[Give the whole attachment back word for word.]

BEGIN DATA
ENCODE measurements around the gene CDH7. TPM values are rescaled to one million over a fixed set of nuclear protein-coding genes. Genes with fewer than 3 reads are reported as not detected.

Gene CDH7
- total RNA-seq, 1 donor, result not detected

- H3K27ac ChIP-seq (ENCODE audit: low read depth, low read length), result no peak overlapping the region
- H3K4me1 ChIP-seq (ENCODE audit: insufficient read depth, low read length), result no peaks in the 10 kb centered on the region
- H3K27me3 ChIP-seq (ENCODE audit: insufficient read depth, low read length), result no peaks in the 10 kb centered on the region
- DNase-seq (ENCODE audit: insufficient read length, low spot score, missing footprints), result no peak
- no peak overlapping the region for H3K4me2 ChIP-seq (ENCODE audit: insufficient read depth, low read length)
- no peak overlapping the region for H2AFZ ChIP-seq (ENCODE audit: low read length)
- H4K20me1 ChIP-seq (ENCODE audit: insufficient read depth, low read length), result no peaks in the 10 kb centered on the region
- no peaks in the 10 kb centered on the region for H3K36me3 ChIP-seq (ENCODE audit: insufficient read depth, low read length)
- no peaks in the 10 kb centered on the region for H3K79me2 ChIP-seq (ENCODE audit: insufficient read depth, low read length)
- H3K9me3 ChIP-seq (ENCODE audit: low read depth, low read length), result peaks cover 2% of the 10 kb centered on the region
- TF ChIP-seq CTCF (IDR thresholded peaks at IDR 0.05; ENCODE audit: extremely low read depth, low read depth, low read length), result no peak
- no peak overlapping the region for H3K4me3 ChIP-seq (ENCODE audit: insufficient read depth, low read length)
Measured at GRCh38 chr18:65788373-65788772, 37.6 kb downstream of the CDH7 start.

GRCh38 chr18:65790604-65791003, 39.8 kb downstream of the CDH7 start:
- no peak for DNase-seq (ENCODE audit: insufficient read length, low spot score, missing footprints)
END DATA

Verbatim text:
ENCODE measurements around the gene CDH7. TPM values are rescaled to one million over a fixed set of nuclear protein-coding genes. Genes with fewer than 3 reads are reported as not detected.

Gene CDH7
- total RNA-seq, 1 donor, result not detected

- H3K27ac ChIP-seq (ENCODE audit: low read depth, low read length), result no peak overlapping the region
- H3K4me1 ChIP-seq (ENCODE audit: insufficient read depth, low read length), result no peaks in the 10 kb centered on the region
- H3K27me3 ChIP-seq (ENCODE audit: insufficient read depth, low read length), result no peaks in the 10 kb centered on the region
- DNase-seq (ENCODE audit: insufficient read length, low spot score, missing footprints), result no peak
- no peak overlapping the region for H3K4me2 ChIP-seq (ENCODE audit: insufficient read depth, low read length)
- no peak overlapping the region for H2AFZ ChIP-seq (ENCODE audit: low read length)
- H4K20me1 ChIP-seq (ENCODE audit: insufficient read depth, low read length), result no peaks in the 10 kb centered on the region
- no peaks in the 10 kb centered on the region for H3K36me3 ChIP-seq (ENCODE audit: insufficient read depth, low read length)
- no peaks in the 10 kb centered on the region for H3K79me2 ChIP-seq (ENCODE audit: insufficient read depth, low read length)
- H3K9me3 ChIP-seq (ENCODE audit: low read depth, low read length), result peaks cover 2% of the 10 kb centered on the region
- TF ChIP-seq CTCF (IDR thresholded peaks at IDR 0.05; ENCODE audit: extremely low read depth, low read depth, low read length), result no peak
- no peak overlapping the region for H3K4me3 ChIP-seq (ENCODE audit: insufficient read depth, low read length)
Measured at GRCh38 chr18:65788373-65788772, 37.6 kb downstream of the CDH7 start.

GRCh38 chr18:65790604-65791003, 39.8 kb downstream of the CDH7 start:
- no peak for DNase-seq (ENCODE audit: insufficient read length, low spot score, missing footprints)